The origin of the Arab-Israeli conflict can be traced back more than a century, when Jews began to immigrate to Palestine in 1882, not as individuals but as a part of a political movement. Further, an assurance given in 1917 by Arthur Balfour promised a national home for the Jewish people in Palestine. Even before the Balfour declaration, Arnold Hottinger said, there about 80.000 Jews immigrant were already in the country.
The move made by the British angered the Palestinian as well as other Arabs and resulted in an eruption of violence that was to continue to the present day. The persecution of Jews under Hitler has its role in the swelling number of Jewish immigrant to Palestine, besides their claim that the land was theirs by virtue of God’s will and historic rights.
The battles between Zionists and Arabs inevitably took place. British troops intervened in some battles in an attempt to put an end to the acts of violence, but still it seemed that the British purposely helped the Zionists to win in Palestine. With the rise of Germany military power and British’s fear of losing credibility with the Arabs, the British changed their policy. Zionist immigration was to be limited and the purchase of land was prohibited by the British. But the status quo was just as unsatisfactory from the Zionist point of view as it was from the Arabs. The Arabs had sacrificed too much money and energy to be satisfied with a ‘Jewish national home’. While the Jews also refused the limitation of immigration.
Because of the suffering of the Jewish refugees who had just been freed from camps and hiding places in Central Europe, the whole western world suggested the British authorities to abolish the quota system or at least to raise the quotas. In all this, the Zionists had much more effective representative in the west than had the Arab, for Zionism had its disposal a great many talented men and first-rate links with the press.
However it may be, British decided, under the pressure of pro-Zionist European and American public opinion, to return their mandate to the United Nations. In 1947, UN issued a resolution recommended the partition of Palestine into two states, one Arab and the other Jewish.
The Arabs, however, attempt to reverse what they viewed as an injustice. After six months of fighting between Arab and Jewish forces the Palestinian and Arab volunteer forces were defeated. Following this, Ben Gurion on 14 May 1048 announced the establishment of the Jewish state of Israel. The remaining portions, West Bank and Gaza Strip, came under the control of the Jordanians and Egyptians. More than one million Palestinian forced to leave their homes.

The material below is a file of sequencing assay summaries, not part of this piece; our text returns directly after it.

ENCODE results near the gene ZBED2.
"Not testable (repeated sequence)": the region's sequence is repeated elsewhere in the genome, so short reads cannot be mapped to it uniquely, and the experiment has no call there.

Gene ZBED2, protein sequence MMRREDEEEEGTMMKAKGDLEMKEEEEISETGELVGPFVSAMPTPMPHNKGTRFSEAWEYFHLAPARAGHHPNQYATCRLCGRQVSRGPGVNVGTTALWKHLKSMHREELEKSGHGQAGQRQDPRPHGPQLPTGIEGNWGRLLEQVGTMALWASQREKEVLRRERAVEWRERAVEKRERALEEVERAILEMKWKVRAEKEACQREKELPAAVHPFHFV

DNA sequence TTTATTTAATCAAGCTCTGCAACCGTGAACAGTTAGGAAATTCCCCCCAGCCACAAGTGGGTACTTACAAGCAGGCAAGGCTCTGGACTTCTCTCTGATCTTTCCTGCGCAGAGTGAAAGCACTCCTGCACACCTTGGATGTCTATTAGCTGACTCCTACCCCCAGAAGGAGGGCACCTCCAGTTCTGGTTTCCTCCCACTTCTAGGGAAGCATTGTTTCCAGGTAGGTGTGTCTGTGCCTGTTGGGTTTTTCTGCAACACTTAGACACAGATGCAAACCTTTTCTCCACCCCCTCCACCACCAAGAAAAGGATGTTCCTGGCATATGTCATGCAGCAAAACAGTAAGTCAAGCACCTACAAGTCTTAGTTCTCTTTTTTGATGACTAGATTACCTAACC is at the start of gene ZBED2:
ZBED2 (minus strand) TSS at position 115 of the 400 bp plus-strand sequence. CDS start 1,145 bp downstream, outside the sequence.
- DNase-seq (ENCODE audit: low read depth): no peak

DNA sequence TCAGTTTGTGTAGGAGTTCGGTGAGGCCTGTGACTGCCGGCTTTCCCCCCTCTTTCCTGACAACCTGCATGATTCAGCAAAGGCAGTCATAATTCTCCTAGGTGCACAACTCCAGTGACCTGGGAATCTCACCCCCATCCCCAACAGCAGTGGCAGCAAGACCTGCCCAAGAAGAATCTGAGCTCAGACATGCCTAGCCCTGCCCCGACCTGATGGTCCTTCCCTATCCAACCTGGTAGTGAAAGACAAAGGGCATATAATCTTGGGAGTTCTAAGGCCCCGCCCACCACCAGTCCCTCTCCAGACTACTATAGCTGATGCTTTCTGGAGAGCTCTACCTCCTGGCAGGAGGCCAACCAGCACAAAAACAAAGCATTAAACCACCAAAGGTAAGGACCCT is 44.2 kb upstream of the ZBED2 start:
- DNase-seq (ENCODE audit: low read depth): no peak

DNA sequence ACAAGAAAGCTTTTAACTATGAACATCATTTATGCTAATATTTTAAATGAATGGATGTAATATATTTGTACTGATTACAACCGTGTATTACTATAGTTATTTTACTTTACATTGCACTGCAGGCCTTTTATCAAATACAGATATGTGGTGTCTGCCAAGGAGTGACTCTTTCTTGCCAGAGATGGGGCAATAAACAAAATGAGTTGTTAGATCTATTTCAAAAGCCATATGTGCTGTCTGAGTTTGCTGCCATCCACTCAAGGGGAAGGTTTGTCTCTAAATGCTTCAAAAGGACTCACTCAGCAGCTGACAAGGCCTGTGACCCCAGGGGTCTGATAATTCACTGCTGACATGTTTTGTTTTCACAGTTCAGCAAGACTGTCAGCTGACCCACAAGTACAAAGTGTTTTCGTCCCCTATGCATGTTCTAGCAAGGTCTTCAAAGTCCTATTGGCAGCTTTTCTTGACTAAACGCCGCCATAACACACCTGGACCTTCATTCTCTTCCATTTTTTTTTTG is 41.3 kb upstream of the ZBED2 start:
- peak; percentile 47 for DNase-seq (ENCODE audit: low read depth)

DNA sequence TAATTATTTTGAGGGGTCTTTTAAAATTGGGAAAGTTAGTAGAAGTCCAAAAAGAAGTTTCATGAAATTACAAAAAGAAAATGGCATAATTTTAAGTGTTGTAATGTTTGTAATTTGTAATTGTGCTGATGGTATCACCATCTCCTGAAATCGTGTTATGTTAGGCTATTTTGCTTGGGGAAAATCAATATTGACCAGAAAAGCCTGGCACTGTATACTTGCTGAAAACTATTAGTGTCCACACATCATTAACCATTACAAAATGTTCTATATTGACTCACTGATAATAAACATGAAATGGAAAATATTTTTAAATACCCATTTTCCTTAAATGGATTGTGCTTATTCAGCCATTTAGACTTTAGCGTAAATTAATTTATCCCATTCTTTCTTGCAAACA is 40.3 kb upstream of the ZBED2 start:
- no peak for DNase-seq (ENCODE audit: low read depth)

Israel collaborated with France and Britain defeated the Egyptian army in the Suez war, during which Israeli forces occupied Sinai and Gaza Strip. Later, they were ordered by the UN to evacuate Sinai. In 1967, Israel attacked and destroyed the air force of Egypt, Syria and Iraq. This known as the Six Days War. Within six days the Israelis occupied the remaining 20% of Palestinian lands, which were under Jordan and Egypt. They also reoccupied Sinai Peninsula and the portion of Syrian land known as Golan Heights.
The Arab defeats gave the Palestinians an opportunity to become more active, thus, the Palestinian Liberation Organization founded. After the war in Sinai and Golan Heights, Egypt under Anwar Sadat signed a peace treaty with Israel, which brought to Egypt’s isolation for several years by the Arab world.
Since 1967, PLO established relation with most countries of the world and launched guerilla attacks from any Arab countries, mainly Jordan and Lebanon. PLO forced to leave Lebanon following the Israeli invasion of Southern Lebanon and the eventual takeover of Beirut.
After more than 20 years of discrimination, the jailing of tens of thousands of Palestinian men and women by the Israeli forces, the Palestinian launched their uprising or “Intifadah”. They fought with all means available including stones, knives, boycotts and strikes.